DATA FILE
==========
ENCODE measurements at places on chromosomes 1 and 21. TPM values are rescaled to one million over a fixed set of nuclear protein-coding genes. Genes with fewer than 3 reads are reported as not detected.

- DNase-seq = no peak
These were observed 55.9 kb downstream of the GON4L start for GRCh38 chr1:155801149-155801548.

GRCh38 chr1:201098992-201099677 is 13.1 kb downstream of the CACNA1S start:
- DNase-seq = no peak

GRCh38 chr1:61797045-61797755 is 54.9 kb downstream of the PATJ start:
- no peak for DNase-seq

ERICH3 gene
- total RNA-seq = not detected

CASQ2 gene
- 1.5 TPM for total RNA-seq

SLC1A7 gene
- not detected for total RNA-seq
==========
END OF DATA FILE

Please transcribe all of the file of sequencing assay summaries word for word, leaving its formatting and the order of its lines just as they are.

ENCODE measurements at places on chromosomes 1 and 21. TPM values are rescaled to one million over a fixed set of nuclear protein-coding genes. Genes with fewer than 3 reads are reported as not detected.

- DNase-seq = no peak
These were observed 55.9 kb downstream of the GON4L start for GRCh38 chr1:155801149-155801548.

GRCh38 chr1:201098992-201099677 is 13.1 kb downstream of the CACNA1S start:
- DNase-seq = no peak

GRCh38 chr1:61797045-61797755 is 54.9 kb downstream of the PATJ start:
- no peak for DNase-seq

ERICH3 gene
- total RNA-seq = not detected

CASQ2 gene
- 1.5 TPM for total RNA-seq

SLC1A7 gene
- not detected for total RNA-seq